Separating from the Military

If you are separating from the military, it is important to remember that neither SGLI nor the monthly survivor benefits through the VA and SBP follow you when you leave the service. When you separate, you will retain SGLI for 120 days (for free) after which your coverage expires. During this time – and for an additional year afterward– you can convert your SGLI coverage to Veterans’ Group Life Insurance (VGLI) coverage, although you will need to complete a medical exam to qualify if applying after 240 days from your separation.

That being said, VGLI can become quite expensive as you age. For example, you would pay $144 per month for $400,000 of coverage between 50 and 54 years old, but that premium becomes $600 a month once you turn 65. Navy Mutual offers affordable term life coverage you can keep through age 85 and Guaranteed Issue Flagship Whole Life, a permanent life insurance option offered exclusively to separating servicemembers and their families.

What About Military Spouses?

SGLI does offer the option of covering a military spouse. Family SGLI (FSGLI) provides up to $100,000 in coverage and charges an additional monthly premium ranging from $0.45 to $45 depending on your age and the chosen amount of coverage. It also provides $10,000 for each dependent child, free of charge. 

Life insurance policies for employed military spouses should cover the loss of their income if they were to suddenly pass away. A death benefit for a stay-at-home parent would need to cover all future childcare expenses and any other household expenses that would arise without their presence. The $100,000 coverage provided by FSGLI may not cover all of those costs. As with SGLI, when a servicemember separates from the military, their spouse and children will lose their FSGLI coverage. Having a supplementary life insurance plan in place ahead of time ensures a seamless transition. 

This month is Insure Your Love month. Take some time to evaluate your finances and your family’s needs and give your family the peace of mind that comes with knowing they will be taken care of even after you are gone. If you are interested in a consultation, you can reach a representative at 800-628-6011 or you can schedule an appointment at your convenience.

Get Instant Access
FREE Weekly Updates! Enter your information to join our mailing list.

Posted In:

About Navy Mutual

Navy Mutual is a nonprofit, federally tax-exempt Veterans Service Organization. Established as the Navy Mutual Aid Association in 1879, it is the oldest Congressionally recognized Veterans Service Organization. Today, Navy Mutual continues serving the military community by providing life insurance and annuities to members of the military services, and their families.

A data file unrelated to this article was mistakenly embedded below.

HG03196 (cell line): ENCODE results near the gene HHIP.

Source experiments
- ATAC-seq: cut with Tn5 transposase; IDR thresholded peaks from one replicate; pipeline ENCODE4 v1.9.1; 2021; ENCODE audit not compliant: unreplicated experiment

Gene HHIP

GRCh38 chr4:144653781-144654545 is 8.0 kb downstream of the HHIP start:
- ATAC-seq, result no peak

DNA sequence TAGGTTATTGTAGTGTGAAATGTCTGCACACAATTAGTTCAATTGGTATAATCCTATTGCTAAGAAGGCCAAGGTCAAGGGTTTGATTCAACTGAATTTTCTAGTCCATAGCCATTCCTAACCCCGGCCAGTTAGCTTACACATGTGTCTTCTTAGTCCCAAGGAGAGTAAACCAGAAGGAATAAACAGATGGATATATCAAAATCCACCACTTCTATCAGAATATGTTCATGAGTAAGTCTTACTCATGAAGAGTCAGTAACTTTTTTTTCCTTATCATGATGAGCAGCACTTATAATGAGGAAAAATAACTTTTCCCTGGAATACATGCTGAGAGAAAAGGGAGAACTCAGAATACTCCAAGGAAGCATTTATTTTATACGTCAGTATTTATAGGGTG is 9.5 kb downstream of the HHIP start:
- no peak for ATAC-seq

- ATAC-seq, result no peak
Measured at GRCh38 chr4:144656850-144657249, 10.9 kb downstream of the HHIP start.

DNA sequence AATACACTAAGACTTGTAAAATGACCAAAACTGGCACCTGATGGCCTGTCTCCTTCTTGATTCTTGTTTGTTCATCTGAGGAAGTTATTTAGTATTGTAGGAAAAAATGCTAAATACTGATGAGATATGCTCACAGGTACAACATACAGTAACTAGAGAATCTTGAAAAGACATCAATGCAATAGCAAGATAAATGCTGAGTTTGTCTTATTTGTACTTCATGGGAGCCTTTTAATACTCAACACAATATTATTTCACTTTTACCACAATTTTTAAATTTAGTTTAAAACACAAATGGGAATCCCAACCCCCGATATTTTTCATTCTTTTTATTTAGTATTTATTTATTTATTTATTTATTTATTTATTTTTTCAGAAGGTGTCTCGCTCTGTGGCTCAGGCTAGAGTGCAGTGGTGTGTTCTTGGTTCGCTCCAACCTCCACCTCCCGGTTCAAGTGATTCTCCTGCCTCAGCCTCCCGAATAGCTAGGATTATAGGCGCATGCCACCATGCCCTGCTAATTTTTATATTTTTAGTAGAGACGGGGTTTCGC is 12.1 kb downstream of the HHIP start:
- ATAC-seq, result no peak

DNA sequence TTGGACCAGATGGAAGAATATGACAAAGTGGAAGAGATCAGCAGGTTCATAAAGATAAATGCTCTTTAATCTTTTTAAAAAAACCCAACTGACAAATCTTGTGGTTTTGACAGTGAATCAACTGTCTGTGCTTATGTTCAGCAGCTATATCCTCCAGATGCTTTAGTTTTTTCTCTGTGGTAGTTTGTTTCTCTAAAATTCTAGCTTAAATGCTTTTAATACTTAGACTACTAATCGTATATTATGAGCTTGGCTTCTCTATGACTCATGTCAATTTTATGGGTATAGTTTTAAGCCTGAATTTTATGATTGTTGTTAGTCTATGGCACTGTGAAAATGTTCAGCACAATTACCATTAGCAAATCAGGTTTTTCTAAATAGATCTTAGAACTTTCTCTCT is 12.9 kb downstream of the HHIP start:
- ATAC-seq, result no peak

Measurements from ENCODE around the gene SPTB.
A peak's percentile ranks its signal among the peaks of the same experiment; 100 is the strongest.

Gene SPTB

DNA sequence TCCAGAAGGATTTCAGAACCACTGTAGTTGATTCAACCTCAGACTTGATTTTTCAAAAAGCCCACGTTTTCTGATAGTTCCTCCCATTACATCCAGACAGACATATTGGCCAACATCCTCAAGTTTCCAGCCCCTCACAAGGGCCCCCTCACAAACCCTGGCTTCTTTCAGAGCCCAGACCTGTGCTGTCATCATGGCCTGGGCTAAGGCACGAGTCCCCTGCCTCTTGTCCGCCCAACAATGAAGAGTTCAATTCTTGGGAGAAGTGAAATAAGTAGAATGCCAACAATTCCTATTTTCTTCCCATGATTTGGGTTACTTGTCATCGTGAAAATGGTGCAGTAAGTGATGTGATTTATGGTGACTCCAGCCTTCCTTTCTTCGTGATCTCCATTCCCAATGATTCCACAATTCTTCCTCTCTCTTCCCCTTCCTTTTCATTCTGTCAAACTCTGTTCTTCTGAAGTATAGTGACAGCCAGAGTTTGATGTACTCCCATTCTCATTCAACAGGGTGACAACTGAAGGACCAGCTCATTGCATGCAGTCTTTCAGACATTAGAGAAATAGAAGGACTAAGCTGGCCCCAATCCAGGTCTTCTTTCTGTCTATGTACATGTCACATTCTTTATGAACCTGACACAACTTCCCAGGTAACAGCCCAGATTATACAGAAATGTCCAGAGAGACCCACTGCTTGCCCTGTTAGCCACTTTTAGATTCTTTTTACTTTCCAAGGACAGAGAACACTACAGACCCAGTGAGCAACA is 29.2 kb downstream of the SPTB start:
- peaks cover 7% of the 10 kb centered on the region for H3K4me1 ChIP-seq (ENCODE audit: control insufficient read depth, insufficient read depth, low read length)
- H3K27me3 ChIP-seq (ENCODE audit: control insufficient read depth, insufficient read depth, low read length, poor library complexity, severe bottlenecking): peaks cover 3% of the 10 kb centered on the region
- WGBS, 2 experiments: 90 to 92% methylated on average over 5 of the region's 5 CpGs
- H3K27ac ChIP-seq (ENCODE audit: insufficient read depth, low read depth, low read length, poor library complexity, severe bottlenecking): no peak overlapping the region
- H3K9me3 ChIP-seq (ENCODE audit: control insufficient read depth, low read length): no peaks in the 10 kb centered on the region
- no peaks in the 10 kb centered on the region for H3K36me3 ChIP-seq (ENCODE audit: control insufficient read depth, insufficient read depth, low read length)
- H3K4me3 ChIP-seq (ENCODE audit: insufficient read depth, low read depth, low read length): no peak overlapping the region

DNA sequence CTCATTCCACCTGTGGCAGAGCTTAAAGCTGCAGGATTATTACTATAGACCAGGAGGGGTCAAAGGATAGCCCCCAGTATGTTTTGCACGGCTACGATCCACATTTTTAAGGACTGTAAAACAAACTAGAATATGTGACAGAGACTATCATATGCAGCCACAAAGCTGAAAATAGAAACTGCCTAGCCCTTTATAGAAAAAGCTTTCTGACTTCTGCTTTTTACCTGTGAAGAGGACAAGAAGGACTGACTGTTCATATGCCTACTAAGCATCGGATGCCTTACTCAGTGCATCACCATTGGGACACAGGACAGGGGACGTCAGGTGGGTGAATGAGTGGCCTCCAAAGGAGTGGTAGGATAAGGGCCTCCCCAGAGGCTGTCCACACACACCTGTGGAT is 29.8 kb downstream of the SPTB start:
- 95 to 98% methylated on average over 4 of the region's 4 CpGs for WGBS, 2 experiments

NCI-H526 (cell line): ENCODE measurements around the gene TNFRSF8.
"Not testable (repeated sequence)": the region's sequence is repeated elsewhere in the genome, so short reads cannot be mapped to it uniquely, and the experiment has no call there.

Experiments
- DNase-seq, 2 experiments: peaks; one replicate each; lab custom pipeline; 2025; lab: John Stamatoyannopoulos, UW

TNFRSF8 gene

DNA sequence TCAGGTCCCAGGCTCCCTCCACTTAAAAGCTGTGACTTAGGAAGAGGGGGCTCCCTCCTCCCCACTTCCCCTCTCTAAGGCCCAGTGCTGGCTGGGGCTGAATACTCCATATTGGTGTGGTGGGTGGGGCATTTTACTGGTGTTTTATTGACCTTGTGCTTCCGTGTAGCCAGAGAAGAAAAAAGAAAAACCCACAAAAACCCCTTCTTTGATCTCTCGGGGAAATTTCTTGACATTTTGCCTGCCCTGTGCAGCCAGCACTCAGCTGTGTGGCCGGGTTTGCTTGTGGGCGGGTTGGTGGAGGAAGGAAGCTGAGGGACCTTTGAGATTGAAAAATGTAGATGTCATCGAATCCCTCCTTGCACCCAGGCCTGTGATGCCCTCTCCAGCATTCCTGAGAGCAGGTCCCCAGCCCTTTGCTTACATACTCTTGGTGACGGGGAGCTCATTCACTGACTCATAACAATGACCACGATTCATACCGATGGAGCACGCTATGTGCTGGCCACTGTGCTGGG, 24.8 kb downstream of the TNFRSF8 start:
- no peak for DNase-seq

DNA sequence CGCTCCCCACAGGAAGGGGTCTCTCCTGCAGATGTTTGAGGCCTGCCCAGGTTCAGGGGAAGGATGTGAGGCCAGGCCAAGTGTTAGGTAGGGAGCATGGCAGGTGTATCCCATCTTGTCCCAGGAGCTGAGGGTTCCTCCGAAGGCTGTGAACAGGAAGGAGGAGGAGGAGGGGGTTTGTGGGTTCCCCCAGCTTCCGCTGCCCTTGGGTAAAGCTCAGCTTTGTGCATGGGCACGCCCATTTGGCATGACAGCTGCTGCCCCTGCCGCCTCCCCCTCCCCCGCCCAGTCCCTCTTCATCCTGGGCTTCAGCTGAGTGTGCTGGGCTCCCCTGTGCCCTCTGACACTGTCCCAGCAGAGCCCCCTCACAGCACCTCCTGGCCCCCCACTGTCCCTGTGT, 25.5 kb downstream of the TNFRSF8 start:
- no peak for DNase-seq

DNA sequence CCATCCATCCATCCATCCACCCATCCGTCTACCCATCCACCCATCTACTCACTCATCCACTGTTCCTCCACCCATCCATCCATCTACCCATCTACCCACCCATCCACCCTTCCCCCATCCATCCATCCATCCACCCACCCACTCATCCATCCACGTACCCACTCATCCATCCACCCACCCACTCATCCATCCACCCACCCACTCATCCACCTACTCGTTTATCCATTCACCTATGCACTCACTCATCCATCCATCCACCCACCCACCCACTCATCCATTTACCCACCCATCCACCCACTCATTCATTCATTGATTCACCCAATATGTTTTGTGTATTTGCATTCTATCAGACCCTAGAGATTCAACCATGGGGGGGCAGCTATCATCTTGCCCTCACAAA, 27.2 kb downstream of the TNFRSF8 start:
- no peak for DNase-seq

Reader Interactions

Comments

    Leave A Comment:

    Comments:

    About the comments on this site:

    These responses are not provided or commissioned by the bank advertiser. Responses have not been reviewed, approved or otherwise endorsed by the bank advertiser. It is not the bank advertiser’s responsibility to ensure all posts and/or questions are answered.

  1. Lew Tripp says

    Ryan, I have taken advantage of many things you have posted in the Wallet and look forward to getting your publication.

The Military Wallet is a property of Three Creeks Media. Neither The Military Wallet nor Three Creeks Media are associated with or endorsed by the U.S. Departments of Defense or Veterans Affairs. The content on The Military Wallet is produced by Three Creeks Media, its partners, affiliates and contractors, any opinions or statements on The Military Wallet should not be attributed to the Dept. of Veterans Affairs, the Dept. of Defense or any governmental entity. If you have questions about Veteran programs offered through or by the Dept. of Veterans Affairs, please visit their website at va.gov. The content offered on The Military Wallet is for general informational purposes only and may not be relevant to any consumer’s specific situation, this content should not be construed as legal or financial advice. If you have questions of a specific nature consider consulting a financial professional, accountant or attorney to discuss. References to third-party products, rates and offers may change without notice.

Advertising Notice: The Military Wallet and Three Creeks Media, its parent and affiliate companies, may receive compensation through advertising placements on The Military Wallet; For any rankings or lists on this site, The Military Wallet may receive compensation from the companies being ranked and this compensation may affect how, where and in what order products and companies appear in the rankings and lists. If a ranking or list has a company noted to be a “partner” the indicated company is a corporate affiliate of The Military Wallet. No tables, rankings or lists are fully comprehensive and do not include all companies or available products.

Editorial Disclosure: Editorial content on The Military Wallet may include opinions. Any opinions are those of the author alone, and not those of an advertiser to the site nor of  The Military Wallet.